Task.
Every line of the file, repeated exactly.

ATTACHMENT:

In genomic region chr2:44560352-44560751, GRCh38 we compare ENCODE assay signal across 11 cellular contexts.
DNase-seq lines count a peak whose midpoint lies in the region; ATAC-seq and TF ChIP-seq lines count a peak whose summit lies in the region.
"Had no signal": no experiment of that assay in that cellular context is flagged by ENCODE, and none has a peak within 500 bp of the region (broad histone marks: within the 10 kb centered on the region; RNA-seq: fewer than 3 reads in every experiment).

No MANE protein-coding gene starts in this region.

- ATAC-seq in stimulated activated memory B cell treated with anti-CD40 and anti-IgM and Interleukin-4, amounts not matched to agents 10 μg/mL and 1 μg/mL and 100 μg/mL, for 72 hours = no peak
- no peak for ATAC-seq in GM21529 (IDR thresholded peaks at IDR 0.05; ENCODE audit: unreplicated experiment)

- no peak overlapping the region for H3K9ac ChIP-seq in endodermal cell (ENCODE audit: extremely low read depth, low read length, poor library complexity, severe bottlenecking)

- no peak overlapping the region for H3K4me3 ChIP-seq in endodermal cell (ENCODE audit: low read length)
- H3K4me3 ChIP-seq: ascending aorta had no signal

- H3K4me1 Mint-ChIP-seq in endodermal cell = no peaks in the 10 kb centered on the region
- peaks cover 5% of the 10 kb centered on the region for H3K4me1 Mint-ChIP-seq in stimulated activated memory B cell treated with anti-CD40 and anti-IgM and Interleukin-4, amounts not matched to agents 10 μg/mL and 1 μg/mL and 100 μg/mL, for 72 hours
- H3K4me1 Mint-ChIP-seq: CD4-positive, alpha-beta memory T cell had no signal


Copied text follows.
In genomic region chr2:44560352-44560751, GRCh38 we compare ENCODE assay signal across 11 cellular contexts.
DNase-seq lines count a peak whose midpoint lies in the region; ATAC-seq and TF ChIP-seq lines count a peak whose summit lies in the region.
"Had no signal": no experiment of that assay in that cellular context is flagged by ENCODE, and none has a peak within 500 bp of the region (broad histone marks: within the 10 kb centered on the region; RNA-seq: fewer than 3 reads in every experiment).

No MANE protein-coding gene starts in this region.

- ATAC-seq in stimulated activated memory B cell treated with anti-CD40 and anti-IgM and Interleukin-4, amounts not matched to agents 10 μg/mL and 1 μg/mL and 100 μg/mL, for 72 hours = no peak
- no peak for ATAC-seq in GM21529 (IDR thresholded peaks at IDR 0.05; ENCODE audit: unreplicated experiment)

- no peak overlapping the region for H3K9ac ChIP-seq in endodermal cell (ENCODE audit: extremely low read depth, low read length, poor library complexity, severe bottlenecking)

- no peak overlapping the region for H3K4me3 ChIP-seq in endodermal cell (ENCODE audit: low read length)
- H3K4me3 ChIP-seq: ascending aorta had no signal

- H3K4me1 Mint-ChIP-seq in endodermal cell = no peaks in the 10 kb centered on the region
- peaks cover 5% of the 10 kb centered on the region for H3K4me1 Mint-ChIP-seq in stimulated activated memory B cell treated with anti-CD40 and anti-IgM and Interleukin-4, amounts not matched to agents 10 μg/mL and 1 μg/mL and 100 μg/mL, for 72 hours
- H3K4me1 Mint-ChIP-seq: CD4-positive, alpha-beta memory T cell had no signal